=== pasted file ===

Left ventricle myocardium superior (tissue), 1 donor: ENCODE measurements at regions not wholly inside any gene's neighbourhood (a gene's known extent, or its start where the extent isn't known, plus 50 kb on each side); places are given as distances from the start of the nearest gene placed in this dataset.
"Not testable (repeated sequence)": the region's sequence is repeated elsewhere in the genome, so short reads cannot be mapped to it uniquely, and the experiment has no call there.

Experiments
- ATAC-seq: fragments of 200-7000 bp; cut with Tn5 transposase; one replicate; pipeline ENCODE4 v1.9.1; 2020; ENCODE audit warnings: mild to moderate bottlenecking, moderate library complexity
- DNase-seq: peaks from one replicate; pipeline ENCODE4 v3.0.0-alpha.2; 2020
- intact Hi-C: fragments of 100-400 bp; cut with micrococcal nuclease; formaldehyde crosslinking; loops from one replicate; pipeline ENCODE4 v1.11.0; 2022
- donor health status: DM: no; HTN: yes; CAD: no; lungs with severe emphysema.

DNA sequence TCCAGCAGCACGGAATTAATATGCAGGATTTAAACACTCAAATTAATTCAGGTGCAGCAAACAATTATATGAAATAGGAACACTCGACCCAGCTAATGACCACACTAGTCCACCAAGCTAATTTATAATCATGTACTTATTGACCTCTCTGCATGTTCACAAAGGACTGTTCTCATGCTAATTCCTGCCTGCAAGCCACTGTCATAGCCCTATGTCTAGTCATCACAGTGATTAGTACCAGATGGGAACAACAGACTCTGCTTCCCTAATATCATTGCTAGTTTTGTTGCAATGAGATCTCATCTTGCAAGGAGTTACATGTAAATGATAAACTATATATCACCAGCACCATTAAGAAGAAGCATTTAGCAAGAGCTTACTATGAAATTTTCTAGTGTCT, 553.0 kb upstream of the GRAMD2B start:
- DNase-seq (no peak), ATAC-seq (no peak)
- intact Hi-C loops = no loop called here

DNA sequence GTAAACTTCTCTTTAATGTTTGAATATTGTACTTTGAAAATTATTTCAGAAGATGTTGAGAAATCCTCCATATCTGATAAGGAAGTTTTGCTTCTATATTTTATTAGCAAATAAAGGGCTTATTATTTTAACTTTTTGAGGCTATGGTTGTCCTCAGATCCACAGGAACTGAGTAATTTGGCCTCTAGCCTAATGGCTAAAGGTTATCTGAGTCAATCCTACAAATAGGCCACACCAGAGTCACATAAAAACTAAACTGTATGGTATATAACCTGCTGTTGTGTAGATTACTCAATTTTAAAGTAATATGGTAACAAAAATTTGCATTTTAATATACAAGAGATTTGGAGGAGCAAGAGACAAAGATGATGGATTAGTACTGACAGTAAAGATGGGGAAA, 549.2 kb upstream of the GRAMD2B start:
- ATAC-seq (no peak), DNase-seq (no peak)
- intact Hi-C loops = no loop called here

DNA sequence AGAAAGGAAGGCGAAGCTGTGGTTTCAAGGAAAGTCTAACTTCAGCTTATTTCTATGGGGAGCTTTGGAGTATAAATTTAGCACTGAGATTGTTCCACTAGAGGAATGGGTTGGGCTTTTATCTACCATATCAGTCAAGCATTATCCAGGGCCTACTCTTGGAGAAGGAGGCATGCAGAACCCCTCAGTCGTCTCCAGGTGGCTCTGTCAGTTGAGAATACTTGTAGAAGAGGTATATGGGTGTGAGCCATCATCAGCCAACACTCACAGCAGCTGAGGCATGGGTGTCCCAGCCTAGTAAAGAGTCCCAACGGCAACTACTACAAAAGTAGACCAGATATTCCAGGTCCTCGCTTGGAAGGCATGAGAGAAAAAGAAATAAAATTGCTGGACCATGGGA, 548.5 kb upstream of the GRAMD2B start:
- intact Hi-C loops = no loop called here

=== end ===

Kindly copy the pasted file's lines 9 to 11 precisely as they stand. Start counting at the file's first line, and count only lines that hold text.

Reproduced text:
- DNase-seq (no peak), ATAC-seq (no peak)
- intact Hi-C loops = no loop called here

DNA sequence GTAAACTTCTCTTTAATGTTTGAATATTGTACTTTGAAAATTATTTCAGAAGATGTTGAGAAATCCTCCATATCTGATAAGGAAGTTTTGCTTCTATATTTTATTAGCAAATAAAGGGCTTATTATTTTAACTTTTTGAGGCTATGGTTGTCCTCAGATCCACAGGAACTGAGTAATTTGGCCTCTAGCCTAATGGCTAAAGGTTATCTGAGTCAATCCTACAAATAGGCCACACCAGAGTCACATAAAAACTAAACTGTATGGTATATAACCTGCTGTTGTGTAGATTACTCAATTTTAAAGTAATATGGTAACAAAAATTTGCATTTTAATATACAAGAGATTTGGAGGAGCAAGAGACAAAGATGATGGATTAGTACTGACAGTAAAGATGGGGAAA, 549.2 kb upstream of the GRAMD2B start: